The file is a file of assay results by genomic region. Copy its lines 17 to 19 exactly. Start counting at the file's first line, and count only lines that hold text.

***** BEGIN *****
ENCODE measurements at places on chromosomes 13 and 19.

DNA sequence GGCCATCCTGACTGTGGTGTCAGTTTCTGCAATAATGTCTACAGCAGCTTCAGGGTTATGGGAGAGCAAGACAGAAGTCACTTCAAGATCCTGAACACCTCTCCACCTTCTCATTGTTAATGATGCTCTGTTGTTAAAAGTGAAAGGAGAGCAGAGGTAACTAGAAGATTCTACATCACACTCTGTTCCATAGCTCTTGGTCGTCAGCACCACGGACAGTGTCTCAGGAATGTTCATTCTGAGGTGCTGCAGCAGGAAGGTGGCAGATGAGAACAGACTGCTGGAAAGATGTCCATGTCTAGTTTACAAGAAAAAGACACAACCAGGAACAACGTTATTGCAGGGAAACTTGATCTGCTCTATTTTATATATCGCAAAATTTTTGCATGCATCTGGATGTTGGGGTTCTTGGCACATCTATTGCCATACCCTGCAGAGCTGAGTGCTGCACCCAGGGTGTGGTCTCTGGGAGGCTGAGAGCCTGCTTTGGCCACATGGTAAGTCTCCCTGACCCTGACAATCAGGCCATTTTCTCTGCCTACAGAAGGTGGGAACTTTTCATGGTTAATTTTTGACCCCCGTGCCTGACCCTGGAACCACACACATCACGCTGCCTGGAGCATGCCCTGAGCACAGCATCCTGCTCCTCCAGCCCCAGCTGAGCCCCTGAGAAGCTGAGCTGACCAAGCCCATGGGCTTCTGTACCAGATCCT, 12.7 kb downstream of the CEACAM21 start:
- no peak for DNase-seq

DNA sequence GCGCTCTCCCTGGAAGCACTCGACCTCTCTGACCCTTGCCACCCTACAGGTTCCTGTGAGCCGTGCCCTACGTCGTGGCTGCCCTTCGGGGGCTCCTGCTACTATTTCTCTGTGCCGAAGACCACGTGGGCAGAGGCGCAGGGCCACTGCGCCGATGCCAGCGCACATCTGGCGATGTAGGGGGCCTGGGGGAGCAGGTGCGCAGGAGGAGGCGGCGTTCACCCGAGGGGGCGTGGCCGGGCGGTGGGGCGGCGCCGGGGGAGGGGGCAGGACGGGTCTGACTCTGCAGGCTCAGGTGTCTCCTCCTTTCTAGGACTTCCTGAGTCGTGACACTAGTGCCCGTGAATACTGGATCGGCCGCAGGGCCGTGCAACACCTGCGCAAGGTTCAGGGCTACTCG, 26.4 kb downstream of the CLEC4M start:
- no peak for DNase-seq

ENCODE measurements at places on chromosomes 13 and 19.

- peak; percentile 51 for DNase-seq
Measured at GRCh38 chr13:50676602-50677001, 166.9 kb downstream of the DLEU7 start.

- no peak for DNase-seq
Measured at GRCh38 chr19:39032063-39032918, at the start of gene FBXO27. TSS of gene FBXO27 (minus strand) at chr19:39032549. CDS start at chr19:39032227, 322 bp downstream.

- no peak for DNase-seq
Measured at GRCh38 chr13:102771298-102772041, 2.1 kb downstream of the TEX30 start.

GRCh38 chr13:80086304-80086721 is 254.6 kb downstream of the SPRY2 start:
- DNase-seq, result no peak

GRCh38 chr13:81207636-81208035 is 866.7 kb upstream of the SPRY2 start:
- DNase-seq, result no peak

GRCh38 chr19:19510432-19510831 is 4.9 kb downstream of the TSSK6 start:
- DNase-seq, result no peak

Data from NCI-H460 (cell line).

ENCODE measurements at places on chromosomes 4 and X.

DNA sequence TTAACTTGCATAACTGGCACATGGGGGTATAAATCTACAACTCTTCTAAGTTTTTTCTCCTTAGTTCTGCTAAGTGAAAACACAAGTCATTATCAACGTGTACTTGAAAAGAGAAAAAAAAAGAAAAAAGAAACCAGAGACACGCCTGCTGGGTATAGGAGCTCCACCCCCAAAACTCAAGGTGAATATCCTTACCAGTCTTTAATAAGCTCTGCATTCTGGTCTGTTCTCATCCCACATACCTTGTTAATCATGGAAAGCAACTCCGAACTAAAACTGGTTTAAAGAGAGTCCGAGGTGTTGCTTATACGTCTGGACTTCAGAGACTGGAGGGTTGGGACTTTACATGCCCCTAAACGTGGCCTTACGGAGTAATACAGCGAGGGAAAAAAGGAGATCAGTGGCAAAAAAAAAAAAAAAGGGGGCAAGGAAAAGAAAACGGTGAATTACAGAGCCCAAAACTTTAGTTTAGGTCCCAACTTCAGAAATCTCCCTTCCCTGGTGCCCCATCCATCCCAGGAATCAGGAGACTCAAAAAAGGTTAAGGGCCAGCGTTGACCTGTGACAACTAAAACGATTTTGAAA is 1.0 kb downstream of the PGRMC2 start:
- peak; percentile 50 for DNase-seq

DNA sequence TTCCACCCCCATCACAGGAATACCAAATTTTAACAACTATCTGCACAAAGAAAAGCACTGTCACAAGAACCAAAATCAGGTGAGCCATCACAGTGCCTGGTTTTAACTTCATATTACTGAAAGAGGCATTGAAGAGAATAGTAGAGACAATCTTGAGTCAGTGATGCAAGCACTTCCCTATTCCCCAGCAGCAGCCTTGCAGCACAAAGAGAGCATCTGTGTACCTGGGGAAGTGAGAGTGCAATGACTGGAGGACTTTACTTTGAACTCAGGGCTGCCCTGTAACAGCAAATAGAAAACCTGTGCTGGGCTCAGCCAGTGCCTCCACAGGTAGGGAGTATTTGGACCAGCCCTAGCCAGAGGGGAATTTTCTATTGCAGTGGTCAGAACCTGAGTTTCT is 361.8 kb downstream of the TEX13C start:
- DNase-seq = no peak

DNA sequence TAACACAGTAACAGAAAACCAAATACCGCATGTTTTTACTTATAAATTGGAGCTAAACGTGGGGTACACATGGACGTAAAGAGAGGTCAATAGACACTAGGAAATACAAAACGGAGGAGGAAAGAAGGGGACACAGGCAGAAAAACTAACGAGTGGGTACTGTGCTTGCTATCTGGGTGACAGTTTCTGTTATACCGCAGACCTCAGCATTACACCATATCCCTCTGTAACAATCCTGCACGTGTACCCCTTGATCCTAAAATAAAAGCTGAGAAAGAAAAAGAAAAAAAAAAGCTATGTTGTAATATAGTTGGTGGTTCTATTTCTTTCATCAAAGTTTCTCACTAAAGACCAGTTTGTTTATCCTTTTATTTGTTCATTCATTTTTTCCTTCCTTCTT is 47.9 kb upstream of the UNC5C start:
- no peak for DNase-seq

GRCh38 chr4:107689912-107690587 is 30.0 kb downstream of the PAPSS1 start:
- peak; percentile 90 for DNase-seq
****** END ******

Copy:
GRCh38 chr19:19510432-19510831 is 4.9 kb downstream of the TSSK6 start:
- DNase-seq, result no peak

Data from NCI-H460 (cell line).